The decision by the 11 members of the Comprehensive and Progressive Agreement on Trans-Pacific Partnership (CPTPP) on Wednesday to allow Britain to officially begin the process of joining the pact is a “win-win” for Britain , membership in the CPTPP and the agreement itself. . If its membership goes through, Britain would become the group’s second-largest economy after Japan, and its entry would increase the bloc’s combined GDP by about 25% in US dollars. As a member, Britain would have easier access to a market which is roughly the same size as that of the European Union, of which it was once a part. However, the size of its trade with CPTPP members is barely a sixth of what it is with the EU – suggesting that there is great potential for Britain to expand its trade with the EU. group.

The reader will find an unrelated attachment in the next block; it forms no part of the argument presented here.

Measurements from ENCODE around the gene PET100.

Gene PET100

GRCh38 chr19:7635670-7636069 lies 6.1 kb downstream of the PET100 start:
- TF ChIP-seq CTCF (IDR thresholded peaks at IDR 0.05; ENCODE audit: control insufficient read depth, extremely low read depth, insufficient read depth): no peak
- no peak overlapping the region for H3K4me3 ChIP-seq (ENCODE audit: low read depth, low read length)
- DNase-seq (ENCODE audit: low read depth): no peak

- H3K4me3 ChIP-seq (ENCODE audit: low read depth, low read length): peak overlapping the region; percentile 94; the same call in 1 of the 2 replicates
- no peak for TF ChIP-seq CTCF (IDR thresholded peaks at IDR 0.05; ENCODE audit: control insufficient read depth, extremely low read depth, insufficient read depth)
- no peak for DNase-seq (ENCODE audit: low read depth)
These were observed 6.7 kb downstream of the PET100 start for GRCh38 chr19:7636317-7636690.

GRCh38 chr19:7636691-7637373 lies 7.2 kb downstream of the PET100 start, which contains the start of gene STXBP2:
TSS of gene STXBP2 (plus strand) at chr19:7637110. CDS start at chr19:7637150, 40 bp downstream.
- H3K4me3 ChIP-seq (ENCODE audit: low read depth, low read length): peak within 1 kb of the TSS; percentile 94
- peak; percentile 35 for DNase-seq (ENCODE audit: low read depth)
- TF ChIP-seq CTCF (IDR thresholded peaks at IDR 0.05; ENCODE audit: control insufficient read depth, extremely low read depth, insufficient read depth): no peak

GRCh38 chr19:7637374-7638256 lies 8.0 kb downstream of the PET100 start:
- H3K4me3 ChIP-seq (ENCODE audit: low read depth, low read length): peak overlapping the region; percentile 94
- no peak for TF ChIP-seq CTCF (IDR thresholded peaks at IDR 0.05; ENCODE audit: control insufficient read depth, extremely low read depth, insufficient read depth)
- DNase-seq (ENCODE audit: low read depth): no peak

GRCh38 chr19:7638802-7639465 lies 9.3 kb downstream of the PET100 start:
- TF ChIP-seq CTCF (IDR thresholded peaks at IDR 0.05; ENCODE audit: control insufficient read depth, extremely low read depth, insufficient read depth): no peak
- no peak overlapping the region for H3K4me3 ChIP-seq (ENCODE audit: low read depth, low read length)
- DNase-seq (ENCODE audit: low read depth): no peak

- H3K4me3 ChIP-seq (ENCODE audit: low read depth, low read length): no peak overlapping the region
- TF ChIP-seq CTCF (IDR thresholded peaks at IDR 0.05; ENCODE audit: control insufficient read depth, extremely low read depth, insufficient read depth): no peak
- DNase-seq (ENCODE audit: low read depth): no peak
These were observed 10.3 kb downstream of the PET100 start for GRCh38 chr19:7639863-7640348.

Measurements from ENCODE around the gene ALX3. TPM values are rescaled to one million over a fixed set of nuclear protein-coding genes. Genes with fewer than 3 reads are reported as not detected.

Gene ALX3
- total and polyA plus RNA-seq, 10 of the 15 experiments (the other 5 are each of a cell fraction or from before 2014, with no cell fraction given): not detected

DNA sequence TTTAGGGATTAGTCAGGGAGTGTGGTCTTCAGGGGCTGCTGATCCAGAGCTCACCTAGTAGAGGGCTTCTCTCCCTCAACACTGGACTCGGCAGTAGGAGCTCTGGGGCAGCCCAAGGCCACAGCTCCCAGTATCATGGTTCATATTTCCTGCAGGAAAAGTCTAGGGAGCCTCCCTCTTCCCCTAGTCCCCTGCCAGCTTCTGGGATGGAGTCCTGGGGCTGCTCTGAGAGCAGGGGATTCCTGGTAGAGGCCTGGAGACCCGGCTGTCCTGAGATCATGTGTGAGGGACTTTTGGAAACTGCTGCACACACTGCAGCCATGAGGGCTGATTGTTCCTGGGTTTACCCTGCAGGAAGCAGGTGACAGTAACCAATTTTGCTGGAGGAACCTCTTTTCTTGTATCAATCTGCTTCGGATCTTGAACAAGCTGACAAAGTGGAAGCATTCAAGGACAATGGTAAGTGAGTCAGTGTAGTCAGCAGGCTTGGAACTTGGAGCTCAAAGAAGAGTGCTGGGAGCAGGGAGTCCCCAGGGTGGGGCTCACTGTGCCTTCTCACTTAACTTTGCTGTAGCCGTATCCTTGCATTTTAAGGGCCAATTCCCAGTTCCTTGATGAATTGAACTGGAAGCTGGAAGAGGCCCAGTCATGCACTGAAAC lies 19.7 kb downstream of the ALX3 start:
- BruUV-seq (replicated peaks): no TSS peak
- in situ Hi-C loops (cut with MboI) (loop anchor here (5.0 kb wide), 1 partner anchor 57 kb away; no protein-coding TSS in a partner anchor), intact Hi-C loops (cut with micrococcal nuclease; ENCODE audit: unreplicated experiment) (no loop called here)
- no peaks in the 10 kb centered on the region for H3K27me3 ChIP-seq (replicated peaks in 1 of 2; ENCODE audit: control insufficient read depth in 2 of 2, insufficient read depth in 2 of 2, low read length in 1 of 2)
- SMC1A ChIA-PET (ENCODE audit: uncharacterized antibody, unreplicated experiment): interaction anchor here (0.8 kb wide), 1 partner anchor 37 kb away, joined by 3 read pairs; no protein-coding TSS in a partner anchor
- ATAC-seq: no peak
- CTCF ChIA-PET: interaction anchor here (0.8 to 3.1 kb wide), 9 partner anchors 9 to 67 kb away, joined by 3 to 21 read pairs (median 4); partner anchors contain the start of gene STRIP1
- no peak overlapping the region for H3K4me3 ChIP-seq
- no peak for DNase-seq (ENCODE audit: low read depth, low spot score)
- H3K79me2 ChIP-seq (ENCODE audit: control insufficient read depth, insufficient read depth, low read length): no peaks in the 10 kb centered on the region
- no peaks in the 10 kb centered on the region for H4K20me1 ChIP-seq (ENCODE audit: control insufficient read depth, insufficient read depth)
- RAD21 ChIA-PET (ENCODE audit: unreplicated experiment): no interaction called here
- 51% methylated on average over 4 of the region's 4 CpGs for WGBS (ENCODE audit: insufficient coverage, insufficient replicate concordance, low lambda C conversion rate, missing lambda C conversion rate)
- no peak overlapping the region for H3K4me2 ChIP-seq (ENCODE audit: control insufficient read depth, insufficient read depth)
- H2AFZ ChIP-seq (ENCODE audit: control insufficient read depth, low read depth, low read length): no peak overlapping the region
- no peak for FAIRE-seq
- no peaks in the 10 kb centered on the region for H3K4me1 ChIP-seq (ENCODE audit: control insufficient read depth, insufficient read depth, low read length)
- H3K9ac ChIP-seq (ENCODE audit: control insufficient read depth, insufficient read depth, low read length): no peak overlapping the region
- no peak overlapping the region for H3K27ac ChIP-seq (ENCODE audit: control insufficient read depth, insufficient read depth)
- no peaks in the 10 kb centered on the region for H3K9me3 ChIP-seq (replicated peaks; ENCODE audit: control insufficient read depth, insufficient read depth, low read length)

But this will only happen gradually. Britain has already concluded free trade agreements with seven CPTPP members and is negotiating agreements with two more, meaning that the additional economic gains from joining the partnership will be limited at first. However, Britain would be able to use inputs from all CPTPP member economies to create new supply chains. For example, as UK Secretary of State for International Trade Liz Truss explained, its car manufacturers could source parts in Japan to make cars and trucks in Britain and sell them duty-free in the UK. Mexico, for example. Tariffs on some UK exports would also drop faster under the CPTPP than under its bilateral trade pacts.